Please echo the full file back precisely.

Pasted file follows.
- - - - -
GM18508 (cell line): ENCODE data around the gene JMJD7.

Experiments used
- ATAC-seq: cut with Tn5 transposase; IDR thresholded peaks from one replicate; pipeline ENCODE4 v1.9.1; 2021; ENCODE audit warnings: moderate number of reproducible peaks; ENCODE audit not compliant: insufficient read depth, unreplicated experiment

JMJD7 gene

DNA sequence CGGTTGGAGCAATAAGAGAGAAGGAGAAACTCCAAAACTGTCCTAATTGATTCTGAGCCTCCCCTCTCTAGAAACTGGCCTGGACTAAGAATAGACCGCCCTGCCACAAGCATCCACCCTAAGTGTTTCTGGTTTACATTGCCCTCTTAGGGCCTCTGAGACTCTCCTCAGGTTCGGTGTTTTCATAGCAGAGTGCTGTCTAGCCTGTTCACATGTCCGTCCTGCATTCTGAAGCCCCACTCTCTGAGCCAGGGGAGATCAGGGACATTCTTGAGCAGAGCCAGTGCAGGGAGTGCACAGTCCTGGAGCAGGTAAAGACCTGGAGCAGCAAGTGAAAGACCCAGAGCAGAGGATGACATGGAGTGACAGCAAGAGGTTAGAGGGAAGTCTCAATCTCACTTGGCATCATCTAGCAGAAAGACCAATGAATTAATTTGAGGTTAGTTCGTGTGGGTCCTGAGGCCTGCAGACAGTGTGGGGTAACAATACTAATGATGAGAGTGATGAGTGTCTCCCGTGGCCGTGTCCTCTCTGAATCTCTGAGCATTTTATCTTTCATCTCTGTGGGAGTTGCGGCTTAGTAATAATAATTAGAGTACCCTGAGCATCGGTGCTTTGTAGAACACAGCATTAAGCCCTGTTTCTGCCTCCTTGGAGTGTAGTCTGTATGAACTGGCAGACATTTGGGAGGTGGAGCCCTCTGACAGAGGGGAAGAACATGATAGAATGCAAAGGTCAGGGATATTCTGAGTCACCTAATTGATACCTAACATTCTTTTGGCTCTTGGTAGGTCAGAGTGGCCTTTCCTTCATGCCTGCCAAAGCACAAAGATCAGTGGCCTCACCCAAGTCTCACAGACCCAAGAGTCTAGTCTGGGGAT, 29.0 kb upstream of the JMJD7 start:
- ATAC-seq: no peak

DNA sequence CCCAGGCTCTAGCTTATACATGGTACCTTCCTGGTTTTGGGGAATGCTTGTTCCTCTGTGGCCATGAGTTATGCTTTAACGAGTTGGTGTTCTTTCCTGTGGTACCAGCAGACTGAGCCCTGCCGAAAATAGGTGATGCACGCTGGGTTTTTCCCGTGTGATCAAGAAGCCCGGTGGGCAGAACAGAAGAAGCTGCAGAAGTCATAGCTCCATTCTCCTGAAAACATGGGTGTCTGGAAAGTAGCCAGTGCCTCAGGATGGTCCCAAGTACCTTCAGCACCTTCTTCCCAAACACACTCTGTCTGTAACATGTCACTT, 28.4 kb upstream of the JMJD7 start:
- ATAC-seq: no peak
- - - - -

GM18508 (cell line): ENCODE data around the gene JMJD7.

Experiments used
- ATAC-seq: cut with Tn5 transposase; IDR thresholded peaks from one replicate; pipeline ENCODE4 v1.9.1; 2021; ENCODE audit warnings: moderate number of reproducible peaks; ENCODE audit not compliant: insufficient read depth, unreplicated experiment

JMJD7 gene

DNA sequence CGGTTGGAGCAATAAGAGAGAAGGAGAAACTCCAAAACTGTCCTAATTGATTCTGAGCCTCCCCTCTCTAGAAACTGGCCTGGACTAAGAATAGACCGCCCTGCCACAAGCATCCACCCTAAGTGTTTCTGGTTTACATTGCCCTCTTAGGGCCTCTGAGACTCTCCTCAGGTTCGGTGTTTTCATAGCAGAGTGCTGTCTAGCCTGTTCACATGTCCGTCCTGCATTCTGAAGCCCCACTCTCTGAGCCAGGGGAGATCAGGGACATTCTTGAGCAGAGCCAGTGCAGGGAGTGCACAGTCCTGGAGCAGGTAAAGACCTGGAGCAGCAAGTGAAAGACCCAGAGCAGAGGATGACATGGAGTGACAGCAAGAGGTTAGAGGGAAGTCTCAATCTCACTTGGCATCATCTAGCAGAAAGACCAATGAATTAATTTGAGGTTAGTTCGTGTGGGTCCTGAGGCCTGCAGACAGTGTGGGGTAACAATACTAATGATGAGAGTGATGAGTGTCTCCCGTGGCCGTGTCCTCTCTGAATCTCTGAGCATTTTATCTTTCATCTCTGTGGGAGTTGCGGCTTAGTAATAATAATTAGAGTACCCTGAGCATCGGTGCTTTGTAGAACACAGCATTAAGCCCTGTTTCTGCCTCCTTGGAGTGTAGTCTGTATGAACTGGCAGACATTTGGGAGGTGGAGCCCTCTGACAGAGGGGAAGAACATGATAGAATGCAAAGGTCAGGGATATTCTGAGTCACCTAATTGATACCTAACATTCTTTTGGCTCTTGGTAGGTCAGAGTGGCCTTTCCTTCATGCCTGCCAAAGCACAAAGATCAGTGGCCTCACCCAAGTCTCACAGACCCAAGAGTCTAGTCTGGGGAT, 29.0 kb upstream of the JMJD7 start:
- ATAC-seq: no peak

DNA sequence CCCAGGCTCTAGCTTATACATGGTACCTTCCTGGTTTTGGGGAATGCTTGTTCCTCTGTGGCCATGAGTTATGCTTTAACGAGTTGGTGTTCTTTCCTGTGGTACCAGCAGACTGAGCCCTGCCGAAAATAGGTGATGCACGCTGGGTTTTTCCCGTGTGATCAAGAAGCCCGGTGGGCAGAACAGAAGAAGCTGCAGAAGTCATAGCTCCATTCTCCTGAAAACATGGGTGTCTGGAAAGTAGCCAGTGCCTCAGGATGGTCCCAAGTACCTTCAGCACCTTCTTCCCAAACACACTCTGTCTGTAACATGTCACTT, 28.4 kb upstream of the JMJD7 start:
- ATAC-seq: no peak